What you should know before middle school kids read this book: This book has been critically acclaimed and received almost every award possible. Adults have also found this novel to be well worth their time. The main topic of this book is that of cloning and you may need to have a discussion with your middle school kids after they have finished reading the book. Some kids may be upset at the mere thought of rich individuals extending their life through the cloning of humans for organs and body parts.

Why middle school kids should read this book: This is a science fiction book in a setting which will be somewhat unique to most kids but will also appear as relatively normal to others. (Very few science fiction stories use Mexico as the setting for the storyline.) The very concept or idea of raising a young boy for the purposes of killing him and harvesting his organs to help keep a wealthy man alive is bound to keep middle school kids interested in the plot.

Discussion points with kids:

  • Is it possible to clone humans or animals? Do some research to find out.
  • What are the advantages of cloning humans or animals? What are the disadvantages?
  • How does the main character, Matt, change from the beginning of the book to the end of the book. Find three examples from the book to support your claim.
  • Matt receives help from various characters throughout the book. Why do these people help Matt?
  • Find a scene in the book you like that includes either El Patron or Tam Lin, the bodyguard. Then write a 3-5 page story told from either El Patron or Tam Lin’s viewpoint.

Overall evaluation of this book: An excellent book about the morality of cloning and how the wealthy may use cloning to extend their lives.  Five Stars ★★★★★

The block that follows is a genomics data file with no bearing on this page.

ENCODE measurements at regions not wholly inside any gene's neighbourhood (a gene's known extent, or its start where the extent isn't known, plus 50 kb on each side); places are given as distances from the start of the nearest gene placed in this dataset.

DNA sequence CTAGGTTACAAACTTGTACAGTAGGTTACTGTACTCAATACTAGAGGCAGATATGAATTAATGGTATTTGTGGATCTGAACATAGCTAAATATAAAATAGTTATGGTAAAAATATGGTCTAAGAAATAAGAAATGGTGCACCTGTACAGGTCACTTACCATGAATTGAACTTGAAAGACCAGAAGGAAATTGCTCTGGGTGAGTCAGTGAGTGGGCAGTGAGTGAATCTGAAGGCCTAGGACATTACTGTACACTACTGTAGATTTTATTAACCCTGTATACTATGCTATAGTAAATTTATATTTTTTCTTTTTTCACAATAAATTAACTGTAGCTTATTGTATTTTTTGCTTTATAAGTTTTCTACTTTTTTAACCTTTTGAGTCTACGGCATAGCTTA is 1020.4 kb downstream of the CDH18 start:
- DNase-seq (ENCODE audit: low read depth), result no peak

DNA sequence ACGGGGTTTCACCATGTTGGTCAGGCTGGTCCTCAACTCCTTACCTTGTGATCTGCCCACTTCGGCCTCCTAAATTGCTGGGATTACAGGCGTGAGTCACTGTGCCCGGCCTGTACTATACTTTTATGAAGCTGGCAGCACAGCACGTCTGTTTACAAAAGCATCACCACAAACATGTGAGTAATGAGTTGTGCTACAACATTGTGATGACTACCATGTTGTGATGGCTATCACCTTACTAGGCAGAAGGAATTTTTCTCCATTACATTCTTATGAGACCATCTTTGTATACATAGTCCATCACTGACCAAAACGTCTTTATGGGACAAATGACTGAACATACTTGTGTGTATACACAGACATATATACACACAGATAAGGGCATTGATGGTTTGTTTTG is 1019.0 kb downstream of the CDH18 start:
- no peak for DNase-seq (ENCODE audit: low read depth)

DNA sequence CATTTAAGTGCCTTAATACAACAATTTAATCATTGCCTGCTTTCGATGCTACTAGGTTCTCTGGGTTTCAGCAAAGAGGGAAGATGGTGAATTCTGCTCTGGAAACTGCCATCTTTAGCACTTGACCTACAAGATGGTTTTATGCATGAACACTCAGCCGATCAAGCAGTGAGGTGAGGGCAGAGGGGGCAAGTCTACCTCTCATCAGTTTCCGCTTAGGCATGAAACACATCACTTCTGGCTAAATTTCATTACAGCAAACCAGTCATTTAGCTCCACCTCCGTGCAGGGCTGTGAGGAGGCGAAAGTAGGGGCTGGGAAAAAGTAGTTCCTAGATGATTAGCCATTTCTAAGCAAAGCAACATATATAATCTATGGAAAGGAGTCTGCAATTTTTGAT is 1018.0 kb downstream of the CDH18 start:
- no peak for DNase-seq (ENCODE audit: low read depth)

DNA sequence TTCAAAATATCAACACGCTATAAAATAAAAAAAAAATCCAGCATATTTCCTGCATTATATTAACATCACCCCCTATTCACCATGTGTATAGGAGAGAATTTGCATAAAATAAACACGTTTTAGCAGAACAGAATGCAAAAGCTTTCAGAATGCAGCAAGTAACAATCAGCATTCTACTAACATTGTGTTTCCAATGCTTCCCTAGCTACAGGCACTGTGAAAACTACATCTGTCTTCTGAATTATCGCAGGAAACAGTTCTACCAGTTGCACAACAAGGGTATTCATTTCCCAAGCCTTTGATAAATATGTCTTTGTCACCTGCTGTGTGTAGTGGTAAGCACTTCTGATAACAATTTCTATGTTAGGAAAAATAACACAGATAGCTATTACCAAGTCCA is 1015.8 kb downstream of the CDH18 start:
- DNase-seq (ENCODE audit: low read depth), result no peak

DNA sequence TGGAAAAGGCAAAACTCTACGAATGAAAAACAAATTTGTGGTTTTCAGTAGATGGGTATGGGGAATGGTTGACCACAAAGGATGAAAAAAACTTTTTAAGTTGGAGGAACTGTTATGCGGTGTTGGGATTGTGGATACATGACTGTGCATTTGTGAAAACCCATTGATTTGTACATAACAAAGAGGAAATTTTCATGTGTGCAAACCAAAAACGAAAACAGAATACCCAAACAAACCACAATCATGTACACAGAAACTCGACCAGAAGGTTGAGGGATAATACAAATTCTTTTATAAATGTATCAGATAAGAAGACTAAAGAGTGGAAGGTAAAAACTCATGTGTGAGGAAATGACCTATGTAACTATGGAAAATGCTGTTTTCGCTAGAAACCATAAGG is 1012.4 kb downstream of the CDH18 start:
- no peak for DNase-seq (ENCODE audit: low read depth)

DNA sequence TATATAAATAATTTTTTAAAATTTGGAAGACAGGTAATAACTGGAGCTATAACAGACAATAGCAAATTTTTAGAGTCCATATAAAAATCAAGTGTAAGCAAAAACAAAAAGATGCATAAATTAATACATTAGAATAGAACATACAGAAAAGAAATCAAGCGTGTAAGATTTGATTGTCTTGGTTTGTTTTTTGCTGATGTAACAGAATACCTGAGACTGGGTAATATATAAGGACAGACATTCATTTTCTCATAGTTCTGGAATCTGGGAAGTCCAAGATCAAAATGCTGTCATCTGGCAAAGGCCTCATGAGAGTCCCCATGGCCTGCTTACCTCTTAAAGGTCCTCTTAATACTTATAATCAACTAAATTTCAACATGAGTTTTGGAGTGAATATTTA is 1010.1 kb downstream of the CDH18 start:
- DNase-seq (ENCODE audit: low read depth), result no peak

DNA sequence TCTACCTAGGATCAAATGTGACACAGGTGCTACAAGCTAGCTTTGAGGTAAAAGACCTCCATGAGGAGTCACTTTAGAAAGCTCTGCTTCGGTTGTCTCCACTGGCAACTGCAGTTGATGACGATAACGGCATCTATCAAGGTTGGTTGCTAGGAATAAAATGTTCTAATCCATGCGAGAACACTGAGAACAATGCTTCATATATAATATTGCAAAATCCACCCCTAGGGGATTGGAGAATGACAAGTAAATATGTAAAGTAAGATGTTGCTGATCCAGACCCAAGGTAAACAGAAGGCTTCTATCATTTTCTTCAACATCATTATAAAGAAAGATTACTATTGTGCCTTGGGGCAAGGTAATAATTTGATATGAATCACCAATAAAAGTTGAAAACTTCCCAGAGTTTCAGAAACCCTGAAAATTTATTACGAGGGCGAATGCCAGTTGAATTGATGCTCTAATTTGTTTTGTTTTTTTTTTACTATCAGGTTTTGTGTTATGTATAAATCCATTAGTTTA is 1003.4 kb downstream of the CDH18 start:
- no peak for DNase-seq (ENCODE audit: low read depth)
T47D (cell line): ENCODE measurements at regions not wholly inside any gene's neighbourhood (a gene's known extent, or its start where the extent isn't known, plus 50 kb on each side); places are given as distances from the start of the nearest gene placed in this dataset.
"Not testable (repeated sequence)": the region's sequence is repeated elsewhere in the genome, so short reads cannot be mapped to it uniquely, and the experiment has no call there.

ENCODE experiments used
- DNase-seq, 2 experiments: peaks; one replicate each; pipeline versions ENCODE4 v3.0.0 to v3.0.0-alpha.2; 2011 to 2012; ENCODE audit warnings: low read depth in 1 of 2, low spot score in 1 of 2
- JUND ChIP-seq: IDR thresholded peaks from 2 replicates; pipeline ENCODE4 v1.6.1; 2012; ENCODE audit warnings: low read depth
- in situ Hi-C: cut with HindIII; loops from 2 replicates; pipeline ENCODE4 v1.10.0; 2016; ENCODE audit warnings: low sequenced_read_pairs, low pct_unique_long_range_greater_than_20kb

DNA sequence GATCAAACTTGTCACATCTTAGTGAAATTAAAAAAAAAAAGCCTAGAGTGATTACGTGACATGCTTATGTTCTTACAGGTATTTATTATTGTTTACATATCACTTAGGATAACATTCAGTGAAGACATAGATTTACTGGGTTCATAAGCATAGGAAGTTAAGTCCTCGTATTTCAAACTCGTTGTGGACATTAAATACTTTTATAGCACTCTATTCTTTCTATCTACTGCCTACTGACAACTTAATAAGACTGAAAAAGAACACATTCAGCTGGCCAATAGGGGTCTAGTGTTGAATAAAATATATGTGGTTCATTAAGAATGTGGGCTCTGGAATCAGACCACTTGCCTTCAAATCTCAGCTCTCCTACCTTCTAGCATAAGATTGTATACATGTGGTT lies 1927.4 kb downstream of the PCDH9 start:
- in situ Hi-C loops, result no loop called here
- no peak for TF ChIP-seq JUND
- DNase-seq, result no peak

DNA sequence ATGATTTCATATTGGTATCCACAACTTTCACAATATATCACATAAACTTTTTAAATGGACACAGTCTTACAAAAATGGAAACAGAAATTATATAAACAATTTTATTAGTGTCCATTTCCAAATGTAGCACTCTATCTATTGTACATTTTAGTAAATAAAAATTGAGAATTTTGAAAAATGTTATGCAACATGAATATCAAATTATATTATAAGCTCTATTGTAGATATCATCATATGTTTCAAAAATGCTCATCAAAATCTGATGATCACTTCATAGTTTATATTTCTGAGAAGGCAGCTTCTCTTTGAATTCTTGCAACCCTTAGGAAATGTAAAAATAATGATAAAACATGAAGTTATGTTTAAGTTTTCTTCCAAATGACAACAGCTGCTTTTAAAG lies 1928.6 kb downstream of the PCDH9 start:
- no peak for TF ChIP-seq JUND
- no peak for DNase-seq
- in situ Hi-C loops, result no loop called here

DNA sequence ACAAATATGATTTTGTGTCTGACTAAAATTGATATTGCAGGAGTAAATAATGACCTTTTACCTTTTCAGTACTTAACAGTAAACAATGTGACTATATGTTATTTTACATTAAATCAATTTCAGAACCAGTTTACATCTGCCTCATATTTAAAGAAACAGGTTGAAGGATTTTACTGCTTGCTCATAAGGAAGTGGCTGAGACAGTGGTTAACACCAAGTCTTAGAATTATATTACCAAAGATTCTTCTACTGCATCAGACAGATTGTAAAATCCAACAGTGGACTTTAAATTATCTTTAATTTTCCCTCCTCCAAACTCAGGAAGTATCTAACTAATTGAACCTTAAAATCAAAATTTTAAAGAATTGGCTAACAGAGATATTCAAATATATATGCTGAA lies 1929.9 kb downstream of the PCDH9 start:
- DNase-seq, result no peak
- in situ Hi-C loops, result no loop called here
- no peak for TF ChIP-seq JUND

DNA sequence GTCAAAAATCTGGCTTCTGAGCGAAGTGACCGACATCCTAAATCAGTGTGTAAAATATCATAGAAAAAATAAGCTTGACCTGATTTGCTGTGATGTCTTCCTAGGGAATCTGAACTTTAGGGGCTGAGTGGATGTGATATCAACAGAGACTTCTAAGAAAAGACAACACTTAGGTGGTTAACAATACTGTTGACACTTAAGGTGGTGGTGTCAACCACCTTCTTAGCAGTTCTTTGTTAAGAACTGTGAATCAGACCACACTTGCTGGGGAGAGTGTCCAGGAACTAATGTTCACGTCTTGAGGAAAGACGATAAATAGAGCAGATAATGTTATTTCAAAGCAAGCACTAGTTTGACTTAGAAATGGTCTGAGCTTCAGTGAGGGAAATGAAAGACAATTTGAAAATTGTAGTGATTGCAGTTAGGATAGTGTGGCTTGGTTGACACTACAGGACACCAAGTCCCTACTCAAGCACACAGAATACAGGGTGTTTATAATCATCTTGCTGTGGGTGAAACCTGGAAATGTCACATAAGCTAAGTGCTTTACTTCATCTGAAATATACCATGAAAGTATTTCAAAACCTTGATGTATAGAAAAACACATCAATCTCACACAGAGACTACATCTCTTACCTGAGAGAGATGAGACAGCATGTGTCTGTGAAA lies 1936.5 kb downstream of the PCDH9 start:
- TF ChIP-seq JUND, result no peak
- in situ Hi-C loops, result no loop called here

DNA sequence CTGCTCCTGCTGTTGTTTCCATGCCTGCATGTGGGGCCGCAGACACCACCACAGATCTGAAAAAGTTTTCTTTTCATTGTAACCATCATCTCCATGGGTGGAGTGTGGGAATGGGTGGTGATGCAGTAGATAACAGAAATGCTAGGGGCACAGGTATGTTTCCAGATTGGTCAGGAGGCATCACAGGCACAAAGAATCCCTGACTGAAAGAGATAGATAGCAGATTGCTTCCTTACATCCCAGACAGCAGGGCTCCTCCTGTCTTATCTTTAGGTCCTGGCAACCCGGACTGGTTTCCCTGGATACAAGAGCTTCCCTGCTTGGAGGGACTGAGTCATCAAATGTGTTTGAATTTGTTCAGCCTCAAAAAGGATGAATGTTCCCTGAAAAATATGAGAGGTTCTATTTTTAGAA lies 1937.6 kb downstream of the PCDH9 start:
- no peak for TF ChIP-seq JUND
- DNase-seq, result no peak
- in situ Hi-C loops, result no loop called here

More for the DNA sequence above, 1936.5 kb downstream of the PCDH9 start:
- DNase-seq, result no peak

Book Reviewed: Haddix, Margaret Peterson. (2008). Found: The Missing: Book 1. New York: Simon and Schuster.

Summary: Jonah and his friend Chip begin receiving mysterious notes, the second of which says, “Beware! They are coming back to get you.” Quickly, aided by Jonah’s sister, Katherine, they are plunged into a mystery which deepens at every step of the way. They meet an FBI man named James Reardon who attempts to stop their investigation in its tracks by claiming their adoptions were normal in every sense of the word. In actuality, Jonah and Chip’s adoptions were anything but normal. They discover they are merely several of a group of babies who mysteriously arrived on a plane at an airport with no explanation as to how they got there or who sent them. What follows is a race through time involving strangers posing as maintenance staff, dark shadows which run away from their homes, and kids from another place and time.

What you should know before middle school kids read this book: There are no swearing or sexual innuendoes in the book. It’s pretty clean. The book is a derivation of the ancient problem of time travel and time warp but it’s not over the top and if kids tend to like adventure stories but not science fiction stories, they may be pleasantly surprised by this one. However, if kids detest all science fiction stories, don’t give them this one to read.

Why middle school kids should read this book: Margaret Peterson Haddix is famous and well-known for writing fairly short novels but this one is a bit longer than her standard fare. However the font is large and the spacings between lines generous so if kids are complaining about books being “too fat,” you can assure them that this one is a fast read and the pages will fly by. The story line is well-written and the pace is definitely up-tempo.

Discussion points with kids:

  • What if time travel were really possible. What would be the risks? The rewards?
  • What are the issues adopted children may face that other children don’t have to worry about?
  • Does the government always tell the truth? Are there any occasions in which circumstances dictate government officials may tell a “white lie?”
  • How loyal should friends be to one another? Is there any point in which friends should not be loyal to one another?

Overall evaluation of this book: A welcome addition to the science fiction and adventure genre. This is part of a very famous series for kids. Four Stars ★★★★